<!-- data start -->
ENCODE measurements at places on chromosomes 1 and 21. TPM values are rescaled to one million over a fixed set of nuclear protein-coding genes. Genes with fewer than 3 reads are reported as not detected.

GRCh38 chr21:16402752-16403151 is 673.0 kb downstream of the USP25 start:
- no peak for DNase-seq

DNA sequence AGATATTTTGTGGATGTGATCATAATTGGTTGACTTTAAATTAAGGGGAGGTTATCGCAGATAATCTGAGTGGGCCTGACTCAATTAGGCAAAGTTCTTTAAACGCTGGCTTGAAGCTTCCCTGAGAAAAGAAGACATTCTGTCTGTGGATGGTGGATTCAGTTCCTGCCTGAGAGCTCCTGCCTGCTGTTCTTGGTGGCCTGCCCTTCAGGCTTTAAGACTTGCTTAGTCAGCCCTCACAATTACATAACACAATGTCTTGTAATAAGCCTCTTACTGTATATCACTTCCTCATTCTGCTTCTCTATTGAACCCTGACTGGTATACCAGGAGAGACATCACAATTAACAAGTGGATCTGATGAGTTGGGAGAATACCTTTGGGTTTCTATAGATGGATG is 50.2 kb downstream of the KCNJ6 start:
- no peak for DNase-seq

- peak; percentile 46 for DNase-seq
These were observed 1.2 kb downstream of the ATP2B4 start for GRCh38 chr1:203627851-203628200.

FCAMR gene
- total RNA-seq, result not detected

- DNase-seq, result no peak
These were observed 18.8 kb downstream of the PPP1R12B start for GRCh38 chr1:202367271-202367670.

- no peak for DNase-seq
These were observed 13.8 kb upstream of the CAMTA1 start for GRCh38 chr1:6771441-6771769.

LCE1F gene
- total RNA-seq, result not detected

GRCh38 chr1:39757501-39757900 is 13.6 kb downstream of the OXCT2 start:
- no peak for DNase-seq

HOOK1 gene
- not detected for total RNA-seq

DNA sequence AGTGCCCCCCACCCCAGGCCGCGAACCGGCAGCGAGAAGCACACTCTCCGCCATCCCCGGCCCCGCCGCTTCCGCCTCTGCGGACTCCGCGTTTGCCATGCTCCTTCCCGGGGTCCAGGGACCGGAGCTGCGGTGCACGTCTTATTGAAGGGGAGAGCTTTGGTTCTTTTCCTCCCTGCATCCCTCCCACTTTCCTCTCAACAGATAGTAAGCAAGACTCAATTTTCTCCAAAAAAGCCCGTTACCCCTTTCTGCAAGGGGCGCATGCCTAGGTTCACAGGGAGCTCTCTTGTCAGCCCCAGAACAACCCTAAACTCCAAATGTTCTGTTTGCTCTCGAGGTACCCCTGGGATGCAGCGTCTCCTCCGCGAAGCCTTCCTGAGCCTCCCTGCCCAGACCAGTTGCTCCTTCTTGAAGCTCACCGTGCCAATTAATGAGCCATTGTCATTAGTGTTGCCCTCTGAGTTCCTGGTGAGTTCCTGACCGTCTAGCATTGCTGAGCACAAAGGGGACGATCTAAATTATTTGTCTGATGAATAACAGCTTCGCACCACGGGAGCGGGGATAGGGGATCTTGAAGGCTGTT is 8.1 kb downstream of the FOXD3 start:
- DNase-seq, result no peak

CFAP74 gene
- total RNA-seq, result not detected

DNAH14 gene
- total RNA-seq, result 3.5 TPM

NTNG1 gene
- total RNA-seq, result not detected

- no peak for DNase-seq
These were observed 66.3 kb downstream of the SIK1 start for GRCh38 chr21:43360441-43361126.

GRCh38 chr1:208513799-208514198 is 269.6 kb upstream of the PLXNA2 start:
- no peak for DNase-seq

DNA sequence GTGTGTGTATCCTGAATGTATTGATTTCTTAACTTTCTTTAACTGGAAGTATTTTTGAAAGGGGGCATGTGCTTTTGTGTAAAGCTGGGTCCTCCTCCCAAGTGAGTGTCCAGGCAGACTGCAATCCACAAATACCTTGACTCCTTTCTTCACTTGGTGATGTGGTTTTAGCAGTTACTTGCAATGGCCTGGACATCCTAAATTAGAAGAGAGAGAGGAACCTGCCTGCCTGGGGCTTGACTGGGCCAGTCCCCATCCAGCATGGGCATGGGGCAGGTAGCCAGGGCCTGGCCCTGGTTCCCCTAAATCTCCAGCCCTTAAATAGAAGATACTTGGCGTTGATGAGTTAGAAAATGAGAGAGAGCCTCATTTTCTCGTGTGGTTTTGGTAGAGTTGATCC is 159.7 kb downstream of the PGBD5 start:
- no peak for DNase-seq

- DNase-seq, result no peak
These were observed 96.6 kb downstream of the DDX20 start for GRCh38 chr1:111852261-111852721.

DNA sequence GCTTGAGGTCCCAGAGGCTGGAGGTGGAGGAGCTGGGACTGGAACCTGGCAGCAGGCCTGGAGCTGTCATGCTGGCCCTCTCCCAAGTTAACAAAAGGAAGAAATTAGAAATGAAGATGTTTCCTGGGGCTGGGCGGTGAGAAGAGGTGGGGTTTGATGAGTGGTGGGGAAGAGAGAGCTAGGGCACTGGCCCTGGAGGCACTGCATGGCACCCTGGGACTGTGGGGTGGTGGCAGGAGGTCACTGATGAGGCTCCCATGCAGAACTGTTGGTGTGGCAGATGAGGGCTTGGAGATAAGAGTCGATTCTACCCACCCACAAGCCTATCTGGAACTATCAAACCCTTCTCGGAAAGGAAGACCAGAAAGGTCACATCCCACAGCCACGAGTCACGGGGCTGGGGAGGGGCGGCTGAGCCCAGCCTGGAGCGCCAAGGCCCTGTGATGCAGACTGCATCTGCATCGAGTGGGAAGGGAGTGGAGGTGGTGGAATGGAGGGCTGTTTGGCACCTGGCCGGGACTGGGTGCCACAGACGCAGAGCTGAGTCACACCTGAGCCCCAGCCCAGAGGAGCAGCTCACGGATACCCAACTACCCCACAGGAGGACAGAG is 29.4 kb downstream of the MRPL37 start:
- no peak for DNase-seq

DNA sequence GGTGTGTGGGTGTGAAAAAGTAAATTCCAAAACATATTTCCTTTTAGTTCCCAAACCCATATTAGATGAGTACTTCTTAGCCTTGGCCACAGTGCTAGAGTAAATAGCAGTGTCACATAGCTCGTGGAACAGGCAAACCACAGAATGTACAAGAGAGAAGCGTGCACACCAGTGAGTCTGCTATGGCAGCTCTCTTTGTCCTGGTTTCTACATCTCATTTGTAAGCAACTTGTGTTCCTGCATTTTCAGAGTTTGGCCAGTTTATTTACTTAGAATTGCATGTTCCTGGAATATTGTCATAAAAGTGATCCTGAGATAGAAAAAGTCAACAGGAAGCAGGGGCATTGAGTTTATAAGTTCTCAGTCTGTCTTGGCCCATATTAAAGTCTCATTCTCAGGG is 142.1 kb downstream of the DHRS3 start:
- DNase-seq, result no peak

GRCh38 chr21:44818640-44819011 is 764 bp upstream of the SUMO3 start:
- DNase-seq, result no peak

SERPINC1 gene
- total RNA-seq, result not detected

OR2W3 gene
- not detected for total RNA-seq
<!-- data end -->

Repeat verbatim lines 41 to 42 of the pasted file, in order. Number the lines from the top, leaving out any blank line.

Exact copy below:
- DNase-seq, result no peak

SERPINC1 gene